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Life insurance for business owners

As a business owner, you may need to protect your legacy and the enterprise you've built. Having a strategy that includes life insurance can be an important step in implementing a succession plan and allowing for continuity, while preserving the value of your business.

Key Person

Protect your business in the event of the loss of an executive or other top contributor, providing cash to find their replacement, replace lost income or keep the business afloat


Access liquidity to buy out business shares in the event one of the business owners dies, and redistribute shares to remaining owners

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Key Person Insurance

Within the business landscape, every employee holds significance, but certain individuals are indispensable. Whether it's their reputation, name recognition, skill set, or client connections, the departure of key employees can profoundly affect an organization. Recognizing this vulnerability, many companies opt for key person insurance, offering a crucial financial safety net to stabilize the business as leadership navigates a path forward.

How does a key person life insurance policy work?

Key person insurance is a life insurance policy uniquely crafted to financially compensate a business in the event of the insured person's death, rather than benefiting the individual's heirs. This "key person" might be an owner, partner, or an invaluable employee possessing specialized knowledge or skills. It could also extend to an individual responsible for a significant portion of the company's revenue. Typically reserved for employees whose departure would pose a substantial financial burden and prove challenging to replace, these policies offer crucial funds. They help ensure business continuity in the face of a key employee's death or disability, especially when the policy includes an additional disability rider.

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The business owns the policy, but the employee has to consent

Usually, life insurance policies are owned by the insured individual or a family member. However, when a business owns the policy and covers the premiums, it falls under the category of company-owned life insurance (COLI). If the insured person passes away or becomes disabled, the business becomes the beneficiary, receiving the death or disability benefit. It's important to note that obtaining a COLI policy for a key employee requires the written consent of the individual being insured, a prerequisite mandated by life insurance companies.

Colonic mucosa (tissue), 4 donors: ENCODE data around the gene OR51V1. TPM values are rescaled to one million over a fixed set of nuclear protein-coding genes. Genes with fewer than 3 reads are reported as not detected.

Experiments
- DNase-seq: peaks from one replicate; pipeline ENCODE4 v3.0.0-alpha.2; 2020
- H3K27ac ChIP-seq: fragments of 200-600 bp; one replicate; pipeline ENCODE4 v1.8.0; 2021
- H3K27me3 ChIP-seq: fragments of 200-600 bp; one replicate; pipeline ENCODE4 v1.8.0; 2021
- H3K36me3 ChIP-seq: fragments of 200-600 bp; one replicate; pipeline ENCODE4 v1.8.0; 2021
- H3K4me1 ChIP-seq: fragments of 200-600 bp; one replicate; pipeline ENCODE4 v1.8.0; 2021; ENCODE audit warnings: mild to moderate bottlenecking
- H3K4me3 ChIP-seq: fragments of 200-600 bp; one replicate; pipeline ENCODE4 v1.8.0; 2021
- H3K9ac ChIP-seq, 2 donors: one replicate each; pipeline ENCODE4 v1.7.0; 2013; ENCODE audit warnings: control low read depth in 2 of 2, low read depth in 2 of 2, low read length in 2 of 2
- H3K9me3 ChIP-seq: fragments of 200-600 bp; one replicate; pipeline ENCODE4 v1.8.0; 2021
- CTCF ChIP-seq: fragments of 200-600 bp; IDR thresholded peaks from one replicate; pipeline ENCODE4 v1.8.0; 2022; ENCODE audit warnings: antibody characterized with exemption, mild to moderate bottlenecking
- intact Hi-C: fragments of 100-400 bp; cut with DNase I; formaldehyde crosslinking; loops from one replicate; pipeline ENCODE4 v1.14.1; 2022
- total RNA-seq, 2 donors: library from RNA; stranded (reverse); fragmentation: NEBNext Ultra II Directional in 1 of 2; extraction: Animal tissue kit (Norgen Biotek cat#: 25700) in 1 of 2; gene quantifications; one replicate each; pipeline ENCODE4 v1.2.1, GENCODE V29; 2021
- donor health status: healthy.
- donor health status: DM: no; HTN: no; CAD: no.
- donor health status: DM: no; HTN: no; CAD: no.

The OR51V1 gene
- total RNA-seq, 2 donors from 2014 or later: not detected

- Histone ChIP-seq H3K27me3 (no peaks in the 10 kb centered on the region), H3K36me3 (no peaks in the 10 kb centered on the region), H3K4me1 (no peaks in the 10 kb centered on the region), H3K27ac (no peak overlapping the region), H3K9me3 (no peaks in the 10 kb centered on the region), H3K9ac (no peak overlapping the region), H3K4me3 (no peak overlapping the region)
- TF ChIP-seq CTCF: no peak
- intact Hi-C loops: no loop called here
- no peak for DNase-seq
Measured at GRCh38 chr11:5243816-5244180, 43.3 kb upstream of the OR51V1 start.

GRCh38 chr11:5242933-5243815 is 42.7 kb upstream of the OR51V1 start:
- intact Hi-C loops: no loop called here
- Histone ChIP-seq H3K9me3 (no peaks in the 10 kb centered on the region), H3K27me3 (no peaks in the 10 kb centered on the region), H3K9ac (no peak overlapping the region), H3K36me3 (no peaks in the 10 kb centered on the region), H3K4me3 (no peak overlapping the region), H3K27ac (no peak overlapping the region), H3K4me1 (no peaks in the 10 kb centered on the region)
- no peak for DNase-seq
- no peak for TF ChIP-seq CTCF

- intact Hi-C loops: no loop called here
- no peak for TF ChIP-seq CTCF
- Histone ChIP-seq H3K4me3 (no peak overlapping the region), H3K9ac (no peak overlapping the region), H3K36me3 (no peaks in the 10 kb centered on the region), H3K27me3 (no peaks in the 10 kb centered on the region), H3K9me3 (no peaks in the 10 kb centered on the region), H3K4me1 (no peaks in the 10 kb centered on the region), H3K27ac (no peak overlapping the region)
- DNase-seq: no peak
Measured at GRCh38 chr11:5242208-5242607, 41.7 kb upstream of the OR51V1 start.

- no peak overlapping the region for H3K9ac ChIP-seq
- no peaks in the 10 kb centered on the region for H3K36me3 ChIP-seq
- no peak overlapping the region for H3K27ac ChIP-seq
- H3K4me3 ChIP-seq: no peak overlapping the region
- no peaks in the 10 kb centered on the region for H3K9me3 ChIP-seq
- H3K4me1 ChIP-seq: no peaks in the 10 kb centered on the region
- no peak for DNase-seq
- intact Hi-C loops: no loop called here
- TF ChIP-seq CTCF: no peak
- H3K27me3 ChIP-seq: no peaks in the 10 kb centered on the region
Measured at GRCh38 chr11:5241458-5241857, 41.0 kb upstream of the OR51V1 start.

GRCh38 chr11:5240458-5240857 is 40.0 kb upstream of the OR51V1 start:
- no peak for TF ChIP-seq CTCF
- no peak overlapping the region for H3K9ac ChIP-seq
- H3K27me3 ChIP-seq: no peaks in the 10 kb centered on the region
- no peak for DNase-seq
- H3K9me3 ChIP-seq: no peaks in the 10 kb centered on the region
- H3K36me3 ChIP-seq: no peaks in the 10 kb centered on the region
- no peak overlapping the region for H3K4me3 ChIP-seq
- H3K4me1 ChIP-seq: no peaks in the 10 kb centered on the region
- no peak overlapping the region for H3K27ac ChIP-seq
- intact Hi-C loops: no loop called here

When should a business consider a key person insurance policy?

Businesses should consider key person insurance when:

  • When seeking a business loan or financing, as lenders or investors may require it.

  • When the business heavily depends on an individual's name, reputation, skills, or financial stability.

  • If the loss of a key person would have a substantial impact on sales or financial stability.

  • In the case of a sole proprietorship, when there's a desire to provide a payout for closing the business and settling debts in the event of the owner's untimely death.

  • In a partnership scenario, when partners seek funds to buy out each other's shares in the event of one partner's passing.


What Is a Buy and Sell Agreement?

A buy and sell agreement, also known as a buy-sell agreement, is a legally binding contract outlining the reassignment of a partner's business share in the event of their death or departure. Typically, these agreements specify that the share will be sold to the remaining partners or to the partnership itself. Life insurance policies are commonly employed in buy-sell agreements to financially support the potential buyout in case of a partner's demise. Other terms for a buy and sell agreement include buyout agreement, business will, or business prenup.

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Buy/Sell Key Takeaways

• Buy and sell agreements outline the process for transferring a partner's business share upon their death or departure.

• Such agreements may also define a methodology for assessing the business's value.

• Cross-purchase and entity-purchase (redemption) are the prevalent types of buy and sell agreements, with some incorporating elements from both.

• In cross-purchase agreements, remaining owners have the option to purchase the interests of a deceased or selling owner.

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